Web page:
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Emergency Beacons

There are three types of beacons used to transmit distress signals, EPIRBs (for maritime use), ELTs (for aviation use), and PLBs (used for land-based applications).  More information on these beacons is provided below.

Beacons are designed to transmit to satellites on either 121.5 or 406 MHz, although the 121.5 MHz beacons are now only used by the aviation community, and are being phased out.  406 MHz beacons can and should be registered. If for some reason a beacon activates inadvertently and it is registered, the Coast Guard or other rescue authorities can contact the owner and possibly avoid a costly and risky search.  More importantly, registration will help rescue forces find persons in distress faster in an emergency. 

Registration can be handled online at: http://www.beaconregistration.noaa.gov/ .

Beacons

One common feature of all beacons is that in addition to their distress alerting signals, they transmit a low-power continuous 121.5 MHz signal that rescue units can home on to precisely locate them.

Some beacons are referred to as location-protocol beacons.  The 406 MHz distress beacon message contains a beacon identification number, which is used by SAR personnel to identify a beacon owner and to initiate a preliminary location investigation.  Approximately 30 percent of existing beacons incorporate a GPS navigation signal receiver into their design.  These “location protocol” beacons can transmit their precise geographic location in addition to an identification number.

Emergency Position-indicating Radio Beacons (EPIRBs)

All authorized EPIRBs now operate on 406 MHz.  The 406 MHz EPIRBs are divided into two categories. Category I EPIRBs are activated either manually or automatically. The automatic activation is triggered when the EPIRB is released from its bracket. Category I EPIRBs are housed in a special bracket equipped with a hydrostatic release. This mechanism releases the EPIRB at a water depth of 3-10 feet. The buoyant EPIRB then floats to the surface and begins transmitting. If you own a Category I EPIRB, it's very important that you mount it outside your vessel's cabin where it will be able to "float free" of the sinking vessel.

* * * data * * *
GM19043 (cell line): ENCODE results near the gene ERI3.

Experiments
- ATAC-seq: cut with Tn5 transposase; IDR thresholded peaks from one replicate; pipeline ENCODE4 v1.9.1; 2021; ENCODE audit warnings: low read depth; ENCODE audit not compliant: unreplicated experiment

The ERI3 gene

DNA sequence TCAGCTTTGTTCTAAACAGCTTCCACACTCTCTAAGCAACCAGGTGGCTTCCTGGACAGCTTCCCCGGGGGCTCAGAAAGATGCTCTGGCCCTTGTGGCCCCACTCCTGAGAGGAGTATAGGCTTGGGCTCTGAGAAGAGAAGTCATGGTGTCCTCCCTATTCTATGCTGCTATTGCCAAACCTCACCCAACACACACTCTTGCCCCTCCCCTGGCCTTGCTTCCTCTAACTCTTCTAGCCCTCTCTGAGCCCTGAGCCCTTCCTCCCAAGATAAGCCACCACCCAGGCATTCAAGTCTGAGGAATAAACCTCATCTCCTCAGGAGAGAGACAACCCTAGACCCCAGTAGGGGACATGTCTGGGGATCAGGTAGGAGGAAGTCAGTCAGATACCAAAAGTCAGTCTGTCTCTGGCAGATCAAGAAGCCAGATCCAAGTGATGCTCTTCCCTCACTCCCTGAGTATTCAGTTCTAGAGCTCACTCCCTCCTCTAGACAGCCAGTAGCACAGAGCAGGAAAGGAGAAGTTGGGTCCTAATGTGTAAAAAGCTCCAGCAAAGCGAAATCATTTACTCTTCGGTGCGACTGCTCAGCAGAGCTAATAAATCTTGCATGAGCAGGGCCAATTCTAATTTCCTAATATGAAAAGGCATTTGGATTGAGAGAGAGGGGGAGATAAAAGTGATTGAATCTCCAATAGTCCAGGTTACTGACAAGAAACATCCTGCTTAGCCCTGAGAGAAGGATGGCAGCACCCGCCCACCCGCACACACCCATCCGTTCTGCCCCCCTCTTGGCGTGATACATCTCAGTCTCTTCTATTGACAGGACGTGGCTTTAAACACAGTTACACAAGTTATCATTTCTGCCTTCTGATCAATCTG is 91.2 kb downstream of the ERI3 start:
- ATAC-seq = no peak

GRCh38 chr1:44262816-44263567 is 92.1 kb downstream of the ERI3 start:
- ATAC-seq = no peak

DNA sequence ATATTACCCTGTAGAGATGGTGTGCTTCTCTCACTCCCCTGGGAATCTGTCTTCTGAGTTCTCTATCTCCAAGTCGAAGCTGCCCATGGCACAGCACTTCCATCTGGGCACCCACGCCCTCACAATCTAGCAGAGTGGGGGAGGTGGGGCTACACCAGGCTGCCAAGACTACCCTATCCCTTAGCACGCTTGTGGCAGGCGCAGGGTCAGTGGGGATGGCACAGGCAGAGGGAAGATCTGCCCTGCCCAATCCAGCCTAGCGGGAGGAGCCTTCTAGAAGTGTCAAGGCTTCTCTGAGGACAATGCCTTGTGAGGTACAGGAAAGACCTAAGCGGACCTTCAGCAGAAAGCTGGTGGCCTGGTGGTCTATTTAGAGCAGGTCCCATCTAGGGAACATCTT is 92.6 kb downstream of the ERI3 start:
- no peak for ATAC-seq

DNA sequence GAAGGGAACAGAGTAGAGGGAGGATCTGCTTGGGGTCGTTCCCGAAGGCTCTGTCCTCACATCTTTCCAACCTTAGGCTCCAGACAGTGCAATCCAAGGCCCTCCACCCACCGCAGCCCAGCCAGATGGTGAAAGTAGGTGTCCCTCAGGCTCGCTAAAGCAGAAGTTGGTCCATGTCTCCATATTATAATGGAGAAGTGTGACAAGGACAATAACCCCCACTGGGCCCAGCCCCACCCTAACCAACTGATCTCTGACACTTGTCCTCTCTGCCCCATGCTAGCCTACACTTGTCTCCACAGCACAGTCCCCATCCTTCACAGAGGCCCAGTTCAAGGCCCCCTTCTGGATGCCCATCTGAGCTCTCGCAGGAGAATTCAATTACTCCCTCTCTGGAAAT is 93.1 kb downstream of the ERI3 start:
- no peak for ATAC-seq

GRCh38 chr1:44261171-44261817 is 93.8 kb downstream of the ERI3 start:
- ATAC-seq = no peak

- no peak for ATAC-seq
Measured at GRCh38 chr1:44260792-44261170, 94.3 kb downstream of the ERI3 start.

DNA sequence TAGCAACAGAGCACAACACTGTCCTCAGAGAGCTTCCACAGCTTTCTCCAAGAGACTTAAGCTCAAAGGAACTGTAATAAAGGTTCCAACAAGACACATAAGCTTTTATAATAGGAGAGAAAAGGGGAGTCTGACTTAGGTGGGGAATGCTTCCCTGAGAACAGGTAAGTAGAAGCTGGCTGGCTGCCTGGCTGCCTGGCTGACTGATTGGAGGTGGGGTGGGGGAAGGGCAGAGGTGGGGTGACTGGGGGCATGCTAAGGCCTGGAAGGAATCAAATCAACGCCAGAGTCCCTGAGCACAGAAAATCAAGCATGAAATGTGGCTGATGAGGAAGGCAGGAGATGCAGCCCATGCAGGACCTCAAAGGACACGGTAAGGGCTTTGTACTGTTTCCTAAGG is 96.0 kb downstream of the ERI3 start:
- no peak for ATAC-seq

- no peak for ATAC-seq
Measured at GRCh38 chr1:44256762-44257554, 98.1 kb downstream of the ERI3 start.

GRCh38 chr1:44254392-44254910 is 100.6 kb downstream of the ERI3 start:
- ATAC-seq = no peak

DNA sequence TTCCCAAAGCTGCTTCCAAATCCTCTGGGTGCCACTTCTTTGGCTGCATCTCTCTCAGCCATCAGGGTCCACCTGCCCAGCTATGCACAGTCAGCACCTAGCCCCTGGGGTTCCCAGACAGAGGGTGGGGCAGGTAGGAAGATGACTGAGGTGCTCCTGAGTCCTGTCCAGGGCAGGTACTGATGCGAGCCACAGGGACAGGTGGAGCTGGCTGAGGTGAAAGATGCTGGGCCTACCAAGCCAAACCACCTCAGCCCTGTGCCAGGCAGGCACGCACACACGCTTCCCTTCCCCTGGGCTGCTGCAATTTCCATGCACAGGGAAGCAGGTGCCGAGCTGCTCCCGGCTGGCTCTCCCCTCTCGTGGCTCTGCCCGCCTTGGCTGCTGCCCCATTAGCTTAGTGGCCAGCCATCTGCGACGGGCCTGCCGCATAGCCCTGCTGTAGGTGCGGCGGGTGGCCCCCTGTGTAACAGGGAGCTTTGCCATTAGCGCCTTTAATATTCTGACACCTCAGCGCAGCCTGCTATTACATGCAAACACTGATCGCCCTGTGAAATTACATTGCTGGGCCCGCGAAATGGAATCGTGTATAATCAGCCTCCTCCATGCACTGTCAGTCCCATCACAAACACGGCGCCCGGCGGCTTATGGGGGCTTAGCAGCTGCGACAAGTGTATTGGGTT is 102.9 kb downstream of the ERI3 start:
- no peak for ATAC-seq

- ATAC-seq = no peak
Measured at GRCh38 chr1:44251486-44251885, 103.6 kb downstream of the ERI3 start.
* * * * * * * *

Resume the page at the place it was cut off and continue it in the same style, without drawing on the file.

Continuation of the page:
Category II EPIRBs are manual activation only units. If you own one of these, it should be stored in the most accessible location on board where it can be quickly accessed in an emergency. 

A 406 MHz EPIRB signal can be instantly detected by geostationary satellites. This means that even a brief inadvertent signal can generate a false alert.

For more information on EPIRBs, see http://www.navcen.uscg.gov/marcomms/gmdss/epirb.htm.

Emergency Locator Transmitters (ELTs)

Different types of ELTs are currently in use. There are approximately 170,000 of the older generation 121.5 MHz ELTs in service. Unfortunately, these have proven to be highly ineffective. They have a 97% false alert rate, activate properly in only 12% of crashes, and provide no identification data. To fix this problem 406 MHz ELTs were developed to work specifically with the Cospas-Sarsat system. These ELTs dramatically reduce the false alert impact on SAR resources, have a higher accident survivability rate, and decrease the time required to reach accident victims by an average of 6 hours.

General aviation aircraft must carry either a 121.5 MHz ELT or a 406 MHz ELT. One government study concluded that 134 extra lives and millions of dollars in SAR resources could be saved per year if these aircraft switched to 406 MHz ELTs, although these more effective ELTs cost more.  For a comparison of 121.5 and 406 MHz beacons, see http://www.sarsat.noaa.gov/406vs121.pdf.
Most ELTs are designed to survive and activate automatically in a crash.

Personal Locator Beacons (PLBs)

PLBs are portable 406 MHz units that operate basically the same as EPIRBs or ELTs, but are designed to be carried by an individual person instead of on a boat or aircraft. The number of these beacons in use has grown rapidly since they were authorized in July 2003.  They can only be activated manually.

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